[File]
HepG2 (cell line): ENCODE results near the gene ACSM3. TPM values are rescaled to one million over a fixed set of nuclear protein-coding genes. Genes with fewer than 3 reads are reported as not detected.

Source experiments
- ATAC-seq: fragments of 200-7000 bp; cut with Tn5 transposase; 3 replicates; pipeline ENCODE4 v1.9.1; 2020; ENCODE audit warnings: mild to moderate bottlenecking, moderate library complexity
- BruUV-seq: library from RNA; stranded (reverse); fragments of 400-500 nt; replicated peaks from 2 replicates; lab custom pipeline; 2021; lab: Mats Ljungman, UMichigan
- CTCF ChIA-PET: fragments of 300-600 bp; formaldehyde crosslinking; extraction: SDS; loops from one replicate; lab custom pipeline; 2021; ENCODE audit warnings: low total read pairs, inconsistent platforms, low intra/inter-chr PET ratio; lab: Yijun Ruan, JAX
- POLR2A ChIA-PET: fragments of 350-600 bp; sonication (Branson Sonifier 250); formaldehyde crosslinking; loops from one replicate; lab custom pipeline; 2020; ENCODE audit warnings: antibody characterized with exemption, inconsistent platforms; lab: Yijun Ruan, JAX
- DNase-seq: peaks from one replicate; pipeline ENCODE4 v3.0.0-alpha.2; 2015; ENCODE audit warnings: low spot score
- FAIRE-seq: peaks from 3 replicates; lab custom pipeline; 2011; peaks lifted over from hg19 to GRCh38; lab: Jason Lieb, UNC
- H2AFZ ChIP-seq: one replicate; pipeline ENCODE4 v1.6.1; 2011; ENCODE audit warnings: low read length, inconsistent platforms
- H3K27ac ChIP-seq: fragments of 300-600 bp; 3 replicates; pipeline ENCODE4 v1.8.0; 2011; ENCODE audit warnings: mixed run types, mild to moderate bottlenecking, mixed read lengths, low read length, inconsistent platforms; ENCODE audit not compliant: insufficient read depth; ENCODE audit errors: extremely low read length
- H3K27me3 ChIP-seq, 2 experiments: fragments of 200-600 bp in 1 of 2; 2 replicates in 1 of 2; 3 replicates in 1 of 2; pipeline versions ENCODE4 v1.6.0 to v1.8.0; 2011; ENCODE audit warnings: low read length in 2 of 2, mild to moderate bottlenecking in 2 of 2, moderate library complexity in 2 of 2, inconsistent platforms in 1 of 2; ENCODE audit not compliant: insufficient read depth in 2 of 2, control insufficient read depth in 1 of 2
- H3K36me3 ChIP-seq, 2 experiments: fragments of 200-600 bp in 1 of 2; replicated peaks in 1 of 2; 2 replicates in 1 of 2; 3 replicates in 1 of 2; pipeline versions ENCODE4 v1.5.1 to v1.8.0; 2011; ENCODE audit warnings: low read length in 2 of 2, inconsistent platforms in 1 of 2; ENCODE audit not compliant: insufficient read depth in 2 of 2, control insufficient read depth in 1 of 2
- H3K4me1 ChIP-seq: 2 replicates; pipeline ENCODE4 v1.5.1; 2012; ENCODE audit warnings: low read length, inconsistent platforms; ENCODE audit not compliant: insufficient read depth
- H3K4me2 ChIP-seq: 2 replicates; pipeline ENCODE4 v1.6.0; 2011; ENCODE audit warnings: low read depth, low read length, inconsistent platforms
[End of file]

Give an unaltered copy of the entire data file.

HepG2 (cell line): ENCODE results near the gene ACSM3. TPM values are rescaled to one million over a fixed set of nuclear protein-coding genes. Genes with fewer than 3 reads are reported as not detected.

Source experiments
- ATAC-seq: fragments of 200-7000 bp; cut with Tn5 transposase; 3 replicates; pipeline ENCODE4 v1.9.1; 2020; ENCODE audit warnings: mild to moderate bottlenecking, moderate library complexity
- BruUV-seq: library from RNA; stranded (reverse); fragments of 400-500 nt; replicated peaks from 2 replicates; lab custom pipeline; 2021; lab: Mats Ljungman, UMichigan
- CTCF ChIA-PET: fragments of 300-600 bp; formaldehyde crosslinking; extraction: SDS; loops from one replicate; lab custom pipeline; 2021; ENCODE audit warnings: low total read pairs, inconsistent platforms, low intra/inter-chr PET ratio; lab: Yijun Ruan, JAX
- POLR2A ChIA-PET: fragments of 350-600 bp; sonication (Branson Sonifier 250); formaldehyde crosslinking; loops from one replicate; lab custom pipeline; 2020; ENCODE audit warnings: antibody characterized with exemption, inconsistent platforms; lab: Yijun Ruan, JAX
- DNase-seq: peaks from one replicate; pipeline ENCODE4 v3.0.0-alpha.2; 2015; ENCODE audit warnings: low spot score
- FAIRE-seq: peaks from 3 replicates; lab custom pipeline; 2011; peaks lifted over from hg19 to GRCh38; lab: Jason Lieb, UNC
- H2AFZ ChIP-seq: one replicate; pipeline ENCODE4 v1.6.1; 2011; ENCODE audit warnings: low read length, inconsistent platforms
- H3K27ac ChIP-seq: fragments of 300-600 bp; 3 replicates; pipeline ENCODE4 v1.8.0; 2011; ENCODE audit warnings: mixed run types, mild to moderate bottlenecking, mixed read lengths, low read length, inconsistent platforms; ENCODE audit not compliant: insufficient read depth; ENCODE audit errors: extremely low read length
- H3K27me3 ChIP-seq, 2 experiments: fragments of 200-600 bp in 1 of 2; 2 replicates in 1 of 2; 3 replicates in 1 of 2; pipeline versions ENCODE4 v1.6.0 to v1.8.0; 2011; ENCODE audit warnings: low read length in 2 of 2, mild to moderate bottlenecking in 2 of 2, moderate library complexity in 2 of 2, inconsistent platforms in 1 of 2; ENCODE audit not compliant: insufficient read depth in 2 of 2, control insufficient read depth in 1 of 2
- H3K36me3 ChIP-seq, 2 experiments: fragments of 200-600 bp in 1 of 2; replicated peaks in 1 of 2; 2 replicates in 1 of 2; 3 replicates in 1 of 2; pipeline versions ENCODE4 v1.5.1 to v1.8.0; 2011; ENCODE audit warnings: low read length in 2 of 2, inconsistent platforms in 1 of 2; ENCODE audit not compliant: insufficient read depth in 2 of 2, control insufficient read depth in 1 of 2
- H3K4me1 ChIP-seq: 2 replicates; pipeline ENCODE4 v1.5.1; 2012; ENCODE audit warnings: low read length, inconsistent platforms; ENCODE audit not compliant: insufficient read depth
- H3K4me2 ChIP-seq: 2 replicates; pipeline ENCODE4 v1.6.0; 2011; ENCODE audit warnings: low read depth, low read length, inconsistent platforms